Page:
Violence, suffering, and mental health in Afghanistan: a school-based survey

Lancet. 2009 Sep 5;374(9692):807-16. doi: 10.1016/S0140-6736(09)61080-1. Epub 2009 Aug 21.


Background: Studies in Afghanistan have shown substantial mental health problems in adults. We did a survey of young people (11-16 years old) in the country to assess mental health, traumatic experiences, and social functioning.

Methods: In 2006, we interviewed 1011 children, 1011 caregivers, and 358 teachers, who were randomly sampled in 25 government-operated schools within three purposively chosen areas (Kabul, Bamyan, and Mazar-e-Sharif municipalities). We assessed probable psychiatric disorder and social functioning in students with the Strength and Difficulties Questionnaire multi-informant (child, parent, teacher) ratings. We also used the Depression Self-Rating Scale and an Impact of Events Scale. We assessed caregiver mental health with both international and culturally-specific screening instruments (Self-Reported Questionnaire and Afghan Symptom Checklist). We implemented a checklist of traumatic events to examine the exposure to, and nature of, traumatic experiences. We analysed risk factors for mental health and reports of traumatic experiences.

Findings: Trauma exposure and caregiver mental health were predictive across all child outcomes. Probable psychiatric ratings were associated with female gender (odds ratio [OR] 2.47, 95% CI 1.65-3.68), five or more traumatic events (2.58, 1.36-4.90), caregiver mental health (1.11, 1.08-1.14), and residence areas (0.29, 0.17-0.51 for Bamyan and 0.37, 0.23-0.57 for Mazar-e-Sharif vs Kabul). The same variables predicted symptoms of depression. Two thirds of children reported traumatic experiences. Symptoms of post-traumatic stress were associated with five or more traumatic events (3.07, 1.78-5.30), caregiver mental health (1.06, 1.02-1.09), and child age (1.19, 1.04-1.36). Children's most distressing traumatic experiences included accidents, medical treatment, domestic and community violence, and war-related events.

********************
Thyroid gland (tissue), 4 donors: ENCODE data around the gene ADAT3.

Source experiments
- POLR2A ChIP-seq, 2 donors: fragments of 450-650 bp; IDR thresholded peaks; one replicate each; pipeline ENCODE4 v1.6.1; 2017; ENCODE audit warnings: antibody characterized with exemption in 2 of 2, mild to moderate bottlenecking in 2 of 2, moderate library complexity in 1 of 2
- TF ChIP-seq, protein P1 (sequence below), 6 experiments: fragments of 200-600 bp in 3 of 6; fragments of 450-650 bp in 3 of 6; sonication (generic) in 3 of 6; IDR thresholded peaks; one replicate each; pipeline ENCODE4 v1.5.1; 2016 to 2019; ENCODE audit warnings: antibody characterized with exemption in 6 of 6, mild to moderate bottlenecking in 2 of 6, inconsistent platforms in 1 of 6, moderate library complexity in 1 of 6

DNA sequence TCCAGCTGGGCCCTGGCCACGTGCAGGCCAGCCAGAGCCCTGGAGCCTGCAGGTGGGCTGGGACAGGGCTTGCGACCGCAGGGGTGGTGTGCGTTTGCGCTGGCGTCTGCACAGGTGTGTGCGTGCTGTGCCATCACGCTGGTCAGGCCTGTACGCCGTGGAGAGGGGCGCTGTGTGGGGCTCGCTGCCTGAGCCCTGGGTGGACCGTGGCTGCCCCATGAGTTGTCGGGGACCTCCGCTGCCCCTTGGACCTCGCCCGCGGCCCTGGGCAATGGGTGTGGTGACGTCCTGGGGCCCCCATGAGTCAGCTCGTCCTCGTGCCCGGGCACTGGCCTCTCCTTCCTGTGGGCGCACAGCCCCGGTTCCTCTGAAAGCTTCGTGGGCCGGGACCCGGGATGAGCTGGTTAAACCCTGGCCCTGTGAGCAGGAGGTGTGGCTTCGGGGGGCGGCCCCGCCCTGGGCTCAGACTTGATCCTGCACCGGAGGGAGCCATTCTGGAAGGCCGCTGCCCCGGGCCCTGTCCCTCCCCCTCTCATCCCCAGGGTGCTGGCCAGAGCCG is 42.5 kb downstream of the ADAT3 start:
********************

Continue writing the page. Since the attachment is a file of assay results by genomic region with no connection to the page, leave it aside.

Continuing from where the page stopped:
Interpretation: Young Afghans experience violence that is persistent and not confined to acts of war. Our study emphasises the value of school-based initiatives to address child mental health, and the importance of understanding trauma in the context of everyday forms of suffering, violence, and adversity.

Funding: Wellcome Trust.

Publication types

  • Research Support, Non-U.S. Gov't

MeSH terms

  • Adolescent
  • Adult
  • Afghan Campaign 2001-
  • Afghanistan / epidemiology
  • Attitude to Health
  • Child
  • Child Welfare / statistics & numerical data*
  • Cross-Sectional Studies
  • Faculty
  • Female
  • Health Surveys
  • Humans
  • Life Change Events*
  • Male
  • Mental Disorders / diagnosis
  • Mental Disorders / epidemiology*
  • Mental Disorders / etiology
  • Mental Disorders / psychology
  • Mental Health / statistics & numerical data*
  • Parents / psychology
  • Risk Factors
  • Schools
  • Stress Disorders, Post-Traumatic / diagnosis
  • Stress Disorders, Post-Traumatic / epidemiology*
  • Stress Disorders, Post-Traumatic / etiology
  • Stress Disorders, Post-Traumatic / psychology
  • Surveys and Questionnaires
  • Violence* / psychology
  • Violence* / statistics & numerical data